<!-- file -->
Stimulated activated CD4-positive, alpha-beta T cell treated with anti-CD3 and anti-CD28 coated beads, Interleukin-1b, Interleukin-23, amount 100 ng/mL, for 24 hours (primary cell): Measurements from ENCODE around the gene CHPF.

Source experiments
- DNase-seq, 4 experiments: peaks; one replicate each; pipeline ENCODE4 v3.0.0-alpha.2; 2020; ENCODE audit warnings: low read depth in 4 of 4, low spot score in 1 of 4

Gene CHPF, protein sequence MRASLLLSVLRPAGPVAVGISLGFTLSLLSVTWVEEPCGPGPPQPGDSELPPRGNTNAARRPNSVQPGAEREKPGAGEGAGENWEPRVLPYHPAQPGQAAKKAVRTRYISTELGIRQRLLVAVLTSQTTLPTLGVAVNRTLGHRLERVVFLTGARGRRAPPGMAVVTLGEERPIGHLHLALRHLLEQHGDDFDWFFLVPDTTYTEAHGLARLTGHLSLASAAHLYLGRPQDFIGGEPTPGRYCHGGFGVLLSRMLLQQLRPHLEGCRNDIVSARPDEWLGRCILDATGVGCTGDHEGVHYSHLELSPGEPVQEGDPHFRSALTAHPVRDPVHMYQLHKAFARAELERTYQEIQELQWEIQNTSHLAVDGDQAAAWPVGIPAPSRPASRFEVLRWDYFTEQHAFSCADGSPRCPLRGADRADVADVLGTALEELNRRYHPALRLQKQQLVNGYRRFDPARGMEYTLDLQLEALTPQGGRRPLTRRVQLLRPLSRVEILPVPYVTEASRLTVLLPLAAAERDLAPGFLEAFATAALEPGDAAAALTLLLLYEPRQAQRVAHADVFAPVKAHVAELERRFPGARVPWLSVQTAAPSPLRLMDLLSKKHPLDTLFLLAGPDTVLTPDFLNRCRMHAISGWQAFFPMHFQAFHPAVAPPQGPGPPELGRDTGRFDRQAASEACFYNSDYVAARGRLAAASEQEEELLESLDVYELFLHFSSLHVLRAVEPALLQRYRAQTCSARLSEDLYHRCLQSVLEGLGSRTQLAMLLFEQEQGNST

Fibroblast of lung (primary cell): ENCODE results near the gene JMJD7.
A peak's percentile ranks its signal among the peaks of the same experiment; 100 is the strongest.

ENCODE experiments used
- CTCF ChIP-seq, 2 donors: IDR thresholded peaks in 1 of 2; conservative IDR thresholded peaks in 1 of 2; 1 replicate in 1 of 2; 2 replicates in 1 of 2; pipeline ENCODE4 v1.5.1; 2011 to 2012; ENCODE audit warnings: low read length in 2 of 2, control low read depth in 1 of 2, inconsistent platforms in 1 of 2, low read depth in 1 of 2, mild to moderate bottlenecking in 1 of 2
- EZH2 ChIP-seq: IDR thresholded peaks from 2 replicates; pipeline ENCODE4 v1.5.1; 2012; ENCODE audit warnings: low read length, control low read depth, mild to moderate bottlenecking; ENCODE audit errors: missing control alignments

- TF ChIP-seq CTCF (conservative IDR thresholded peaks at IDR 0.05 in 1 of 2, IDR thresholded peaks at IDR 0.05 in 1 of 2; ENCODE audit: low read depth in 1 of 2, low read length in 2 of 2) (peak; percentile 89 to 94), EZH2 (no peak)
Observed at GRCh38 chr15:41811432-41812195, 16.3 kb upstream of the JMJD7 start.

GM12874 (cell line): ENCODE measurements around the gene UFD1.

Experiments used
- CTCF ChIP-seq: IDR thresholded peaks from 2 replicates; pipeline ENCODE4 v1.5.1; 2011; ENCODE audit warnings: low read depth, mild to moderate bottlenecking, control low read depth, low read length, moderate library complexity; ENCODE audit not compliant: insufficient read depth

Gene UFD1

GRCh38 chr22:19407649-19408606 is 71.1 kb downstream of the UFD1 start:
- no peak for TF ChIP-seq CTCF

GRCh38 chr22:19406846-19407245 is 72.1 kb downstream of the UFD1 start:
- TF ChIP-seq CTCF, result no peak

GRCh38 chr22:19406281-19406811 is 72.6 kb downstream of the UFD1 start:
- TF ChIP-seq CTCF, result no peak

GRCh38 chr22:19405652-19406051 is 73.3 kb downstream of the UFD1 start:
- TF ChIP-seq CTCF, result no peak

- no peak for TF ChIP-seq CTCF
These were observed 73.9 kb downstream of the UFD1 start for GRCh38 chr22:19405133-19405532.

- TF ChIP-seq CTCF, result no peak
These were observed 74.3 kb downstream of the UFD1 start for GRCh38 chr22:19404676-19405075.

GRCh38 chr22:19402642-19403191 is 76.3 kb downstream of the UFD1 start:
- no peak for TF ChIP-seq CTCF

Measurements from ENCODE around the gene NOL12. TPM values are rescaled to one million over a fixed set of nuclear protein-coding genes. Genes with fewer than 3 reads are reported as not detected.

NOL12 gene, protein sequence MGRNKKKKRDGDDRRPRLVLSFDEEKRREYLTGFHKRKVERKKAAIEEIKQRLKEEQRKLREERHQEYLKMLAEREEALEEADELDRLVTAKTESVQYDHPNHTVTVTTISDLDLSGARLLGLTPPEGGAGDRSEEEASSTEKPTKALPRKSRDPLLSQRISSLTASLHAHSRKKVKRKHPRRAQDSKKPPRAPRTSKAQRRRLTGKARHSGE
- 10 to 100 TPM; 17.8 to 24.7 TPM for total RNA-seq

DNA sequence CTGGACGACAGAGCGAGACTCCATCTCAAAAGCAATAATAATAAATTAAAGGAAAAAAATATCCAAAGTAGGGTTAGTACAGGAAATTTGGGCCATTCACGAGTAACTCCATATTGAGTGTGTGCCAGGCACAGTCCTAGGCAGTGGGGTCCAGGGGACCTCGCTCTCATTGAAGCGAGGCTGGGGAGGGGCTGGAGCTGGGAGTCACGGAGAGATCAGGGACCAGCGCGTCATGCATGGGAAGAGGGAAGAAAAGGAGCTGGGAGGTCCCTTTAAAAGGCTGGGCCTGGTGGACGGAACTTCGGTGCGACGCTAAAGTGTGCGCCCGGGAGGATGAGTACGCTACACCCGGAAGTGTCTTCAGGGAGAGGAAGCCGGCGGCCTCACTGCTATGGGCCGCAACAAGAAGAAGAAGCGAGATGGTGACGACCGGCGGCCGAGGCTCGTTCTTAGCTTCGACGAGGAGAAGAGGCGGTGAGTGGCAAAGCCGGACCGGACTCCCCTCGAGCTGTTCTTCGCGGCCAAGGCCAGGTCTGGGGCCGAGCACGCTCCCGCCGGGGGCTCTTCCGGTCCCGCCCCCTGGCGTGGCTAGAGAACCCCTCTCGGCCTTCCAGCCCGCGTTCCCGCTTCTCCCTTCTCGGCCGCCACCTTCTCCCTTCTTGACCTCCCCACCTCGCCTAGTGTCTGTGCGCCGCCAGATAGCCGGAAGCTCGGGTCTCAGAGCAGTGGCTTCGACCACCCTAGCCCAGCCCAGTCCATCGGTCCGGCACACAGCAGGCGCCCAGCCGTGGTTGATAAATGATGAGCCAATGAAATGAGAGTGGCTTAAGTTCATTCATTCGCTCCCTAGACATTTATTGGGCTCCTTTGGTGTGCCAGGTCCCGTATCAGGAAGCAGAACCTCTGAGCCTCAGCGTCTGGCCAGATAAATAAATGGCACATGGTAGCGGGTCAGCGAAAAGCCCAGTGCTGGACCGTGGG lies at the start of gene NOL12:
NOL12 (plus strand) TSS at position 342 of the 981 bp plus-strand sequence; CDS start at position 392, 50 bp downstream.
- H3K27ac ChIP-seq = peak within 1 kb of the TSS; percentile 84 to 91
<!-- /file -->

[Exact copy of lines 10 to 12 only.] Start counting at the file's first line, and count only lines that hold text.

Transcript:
- TF ChIP-seq CTCF (conservative IDR thresholded peaks at IDR 0.05 in 1 of 2, IDR thresholded peaks at IDR 0.05 in 1 of 2; ENCODE audit: low read depth in 1 of 2, low read length in 2 of 2) (peak; percentile 89 to 94), EZH2 (no peak)
Observed at GRCh38 chr15:41811432-41812195, 16.3 kb upstream of the JMJD7 start.

GM12874 (cell line): ENCODE measurements around the gene UFD1.